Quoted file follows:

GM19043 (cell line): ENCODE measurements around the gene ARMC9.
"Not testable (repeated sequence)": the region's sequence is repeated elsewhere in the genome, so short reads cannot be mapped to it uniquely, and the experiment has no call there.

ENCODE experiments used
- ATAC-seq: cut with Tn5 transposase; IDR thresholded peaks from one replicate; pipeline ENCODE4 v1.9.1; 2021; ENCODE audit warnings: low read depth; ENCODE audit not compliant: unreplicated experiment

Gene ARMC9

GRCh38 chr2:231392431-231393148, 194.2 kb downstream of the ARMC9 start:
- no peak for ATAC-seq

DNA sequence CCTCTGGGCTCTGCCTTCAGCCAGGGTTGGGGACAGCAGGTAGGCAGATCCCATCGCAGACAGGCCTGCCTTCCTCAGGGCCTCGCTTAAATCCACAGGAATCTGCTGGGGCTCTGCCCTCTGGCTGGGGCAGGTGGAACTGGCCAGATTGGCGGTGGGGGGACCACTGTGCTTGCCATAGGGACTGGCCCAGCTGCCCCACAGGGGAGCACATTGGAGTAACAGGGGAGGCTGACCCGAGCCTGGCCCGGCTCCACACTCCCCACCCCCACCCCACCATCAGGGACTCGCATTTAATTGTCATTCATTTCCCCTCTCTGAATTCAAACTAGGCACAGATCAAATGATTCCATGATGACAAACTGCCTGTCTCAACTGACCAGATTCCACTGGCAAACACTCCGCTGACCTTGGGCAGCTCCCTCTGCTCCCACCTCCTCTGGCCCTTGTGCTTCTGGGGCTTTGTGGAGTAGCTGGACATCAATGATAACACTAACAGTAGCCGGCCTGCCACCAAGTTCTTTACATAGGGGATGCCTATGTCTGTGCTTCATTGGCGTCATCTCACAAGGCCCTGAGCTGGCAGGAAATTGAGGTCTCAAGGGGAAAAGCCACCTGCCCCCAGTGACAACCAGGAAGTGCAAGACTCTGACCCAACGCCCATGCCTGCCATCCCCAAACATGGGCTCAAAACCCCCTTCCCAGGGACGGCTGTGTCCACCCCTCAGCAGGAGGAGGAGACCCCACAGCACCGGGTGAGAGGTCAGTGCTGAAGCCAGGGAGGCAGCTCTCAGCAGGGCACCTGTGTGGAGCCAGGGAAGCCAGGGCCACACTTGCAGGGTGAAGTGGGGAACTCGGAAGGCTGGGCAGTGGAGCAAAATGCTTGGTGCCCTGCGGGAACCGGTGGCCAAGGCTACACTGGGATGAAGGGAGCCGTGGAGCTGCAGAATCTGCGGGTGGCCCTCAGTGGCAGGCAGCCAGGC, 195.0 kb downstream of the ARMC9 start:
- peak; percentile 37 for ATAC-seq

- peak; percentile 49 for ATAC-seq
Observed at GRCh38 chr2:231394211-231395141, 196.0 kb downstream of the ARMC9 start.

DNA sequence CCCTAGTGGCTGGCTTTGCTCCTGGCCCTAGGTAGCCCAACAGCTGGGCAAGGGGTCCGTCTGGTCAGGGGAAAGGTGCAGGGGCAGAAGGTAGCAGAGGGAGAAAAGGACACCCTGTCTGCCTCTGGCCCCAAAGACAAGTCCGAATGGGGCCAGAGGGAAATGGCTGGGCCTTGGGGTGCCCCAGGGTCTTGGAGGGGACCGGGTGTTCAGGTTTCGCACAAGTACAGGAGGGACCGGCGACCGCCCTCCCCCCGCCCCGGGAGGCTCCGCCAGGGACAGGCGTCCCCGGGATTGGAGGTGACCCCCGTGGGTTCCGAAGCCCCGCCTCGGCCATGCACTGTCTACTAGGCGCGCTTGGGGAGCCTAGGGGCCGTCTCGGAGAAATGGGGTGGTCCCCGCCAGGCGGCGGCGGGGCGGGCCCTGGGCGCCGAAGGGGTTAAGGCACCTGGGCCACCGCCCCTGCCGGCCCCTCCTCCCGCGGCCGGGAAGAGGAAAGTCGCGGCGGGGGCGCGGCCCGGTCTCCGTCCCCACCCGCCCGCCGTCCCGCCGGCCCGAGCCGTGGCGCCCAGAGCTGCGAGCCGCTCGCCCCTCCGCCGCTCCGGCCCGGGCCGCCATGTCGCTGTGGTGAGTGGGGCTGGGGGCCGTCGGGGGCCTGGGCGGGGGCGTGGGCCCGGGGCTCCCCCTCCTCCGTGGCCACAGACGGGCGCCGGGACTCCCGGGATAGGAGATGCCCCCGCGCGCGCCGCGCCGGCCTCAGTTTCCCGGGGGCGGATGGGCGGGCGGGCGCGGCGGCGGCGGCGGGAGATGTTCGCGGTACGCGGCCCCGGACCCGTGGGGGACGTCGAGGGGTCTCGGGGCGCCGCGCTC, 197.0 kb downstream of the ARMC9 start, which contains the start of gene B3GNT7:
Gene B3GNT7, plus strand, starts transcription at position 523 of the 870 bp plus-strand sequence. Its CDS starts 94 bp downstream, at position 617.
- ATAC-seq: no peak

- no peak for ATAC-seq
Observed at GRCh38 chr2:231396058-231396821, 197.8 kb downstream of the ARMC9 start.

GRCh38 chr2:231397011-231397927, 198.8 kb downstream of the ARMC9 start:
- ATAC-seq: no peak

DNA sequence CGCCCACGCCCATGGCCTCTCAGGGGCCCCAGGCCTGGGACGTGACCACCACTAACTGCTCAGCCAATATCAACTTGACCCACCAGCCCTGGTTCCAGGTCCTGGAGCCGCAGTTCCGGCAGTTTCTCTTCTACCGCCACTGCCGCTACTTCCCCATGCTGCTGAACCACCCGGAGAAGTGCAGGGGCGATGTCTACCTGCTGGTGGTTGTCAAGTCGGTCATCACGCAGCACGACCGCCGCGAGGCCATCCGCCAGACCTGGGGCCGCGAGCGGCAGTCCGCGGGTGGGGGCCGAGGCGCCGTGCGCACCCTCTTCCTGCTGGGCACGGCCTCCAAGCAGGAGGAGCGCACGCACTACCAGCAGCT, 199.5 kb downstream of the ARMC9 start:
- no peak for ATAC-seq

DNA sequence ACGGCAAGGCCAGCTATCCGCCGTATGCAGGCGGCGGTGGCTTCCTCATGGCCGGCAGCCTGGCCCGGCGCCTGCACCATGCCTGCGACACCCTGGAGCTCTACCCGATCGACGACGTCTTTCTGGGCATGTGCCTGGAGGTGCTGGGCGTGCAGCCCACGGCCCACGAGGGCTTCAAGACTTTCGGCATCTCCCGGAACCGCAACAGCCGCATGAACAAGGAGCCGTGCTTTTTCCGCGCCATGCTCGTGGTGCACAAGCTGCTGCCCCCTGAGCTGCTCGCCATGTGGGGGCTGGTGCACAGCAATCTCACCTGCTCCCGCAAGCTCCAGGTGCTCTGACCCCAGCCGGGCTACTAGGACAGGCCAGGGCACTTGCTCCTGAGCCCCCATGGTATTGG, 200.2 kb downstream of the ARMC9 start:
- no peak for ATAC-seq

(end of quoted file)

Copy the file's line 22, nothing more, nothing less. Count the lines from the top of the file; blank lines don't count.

- no peak for ATAC-seq